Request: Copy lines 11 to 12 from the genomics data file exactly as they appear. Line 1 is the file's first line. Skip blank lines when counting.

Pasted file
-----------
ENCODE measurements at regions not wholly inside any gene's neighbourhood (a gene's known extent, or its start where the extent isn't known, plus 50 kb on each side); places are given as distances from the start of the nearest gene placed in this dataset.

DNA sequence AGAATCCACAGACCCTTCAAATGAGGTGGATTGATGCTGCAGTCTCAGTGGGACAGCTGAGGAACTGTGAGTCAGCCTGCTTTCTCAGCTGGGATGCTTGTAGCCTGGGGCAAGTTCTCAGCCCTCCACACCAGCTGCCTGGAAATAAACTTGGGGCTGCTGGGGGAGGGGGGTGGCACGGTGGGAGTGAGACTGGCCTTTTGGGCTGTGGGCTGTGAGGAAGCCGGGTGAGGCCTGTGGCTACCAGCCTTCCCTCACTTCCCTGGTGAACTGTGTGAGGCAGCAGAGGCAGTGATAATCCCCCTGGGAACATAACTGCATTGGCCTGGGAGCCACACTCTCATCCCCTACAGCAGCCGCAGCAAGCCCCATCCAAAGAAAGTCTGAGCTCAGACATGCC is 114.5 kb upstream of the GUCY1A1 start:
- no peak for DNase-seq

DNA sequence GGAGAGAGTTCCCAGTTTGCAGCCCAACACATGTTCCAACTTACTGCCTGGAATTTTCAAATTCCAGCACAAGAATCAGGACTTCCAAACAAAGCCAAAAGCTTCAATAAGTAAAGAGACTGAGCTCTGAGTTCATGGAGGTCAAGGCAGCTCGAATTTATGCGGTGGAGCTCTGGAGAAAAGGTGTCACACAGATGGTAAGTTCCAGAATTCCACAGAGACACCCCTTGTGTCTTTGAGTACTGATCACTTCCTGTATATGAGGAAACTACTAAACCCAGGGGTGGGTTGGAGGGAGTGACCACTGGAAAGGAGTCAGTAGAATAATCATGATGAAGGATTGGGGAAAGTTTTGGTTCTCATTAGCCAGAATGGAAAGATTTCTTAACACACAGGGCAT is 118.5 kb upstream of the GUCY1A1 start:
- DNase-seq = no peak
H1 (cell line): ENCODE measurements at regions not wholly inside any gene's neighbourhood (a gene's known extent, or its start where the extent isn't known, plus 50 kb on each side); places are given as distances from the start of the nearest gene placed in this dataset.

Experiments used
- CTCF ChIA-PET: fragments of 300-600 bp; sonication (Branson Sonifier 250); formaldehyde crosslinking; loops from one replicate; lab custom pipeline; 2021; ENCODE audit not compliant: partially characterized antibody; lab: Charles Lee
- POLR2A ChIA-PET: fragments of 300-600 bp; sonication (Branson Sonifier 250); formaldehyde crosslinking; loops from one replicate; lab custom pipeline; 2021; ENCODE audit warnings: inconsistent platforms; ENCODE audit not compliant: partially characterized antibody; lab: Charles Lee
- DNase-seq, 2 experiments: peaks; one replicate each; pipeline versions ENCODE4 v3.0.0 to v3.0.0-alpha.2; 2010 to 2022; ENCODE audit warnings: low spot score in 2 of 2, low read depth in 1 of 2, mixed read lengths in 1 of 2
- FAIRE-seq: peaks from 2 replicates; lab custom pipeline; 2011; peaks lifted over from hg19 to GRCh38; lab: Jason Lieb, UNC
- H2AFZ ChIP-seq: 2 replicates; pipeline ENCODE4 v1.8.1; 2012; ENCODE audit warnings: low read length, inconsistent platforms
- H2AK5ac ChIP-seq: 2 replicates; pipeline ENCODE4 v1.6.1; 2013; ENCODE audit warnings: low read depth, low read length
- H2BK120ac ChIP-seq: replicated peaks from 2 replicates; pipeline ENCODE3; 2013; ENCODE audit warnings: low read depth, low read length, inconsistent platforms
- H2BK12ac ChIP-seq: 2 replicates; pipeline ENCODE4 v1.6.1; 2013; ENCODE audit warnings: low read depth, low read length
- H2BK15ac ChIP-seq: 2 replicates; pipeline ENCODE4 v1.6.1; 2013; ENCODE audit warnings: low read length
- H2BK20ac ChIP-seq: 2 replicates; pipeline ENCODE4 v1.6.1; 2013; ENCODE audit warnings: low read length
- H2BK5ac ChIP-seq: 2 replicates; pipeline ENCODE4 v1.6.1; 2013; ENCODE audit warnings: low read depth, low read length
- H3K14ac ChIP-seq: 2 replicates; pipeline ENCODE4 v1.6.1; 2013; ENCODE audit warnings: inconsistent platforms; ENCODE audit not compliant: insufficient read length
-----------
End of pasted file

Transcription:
- FAIRE-seq: peaks from 2 replicates; lab custom pipeline; 2011; peaks lifted over from hg19 to GRCh38; lab: Jason Lieb, UNC
- H2AFZ ChIP-seq: 2 replicates; pipeline ENCODE4 v1.8.1; 2012; ENCODE audit warnings: low read length, inconsistent platforms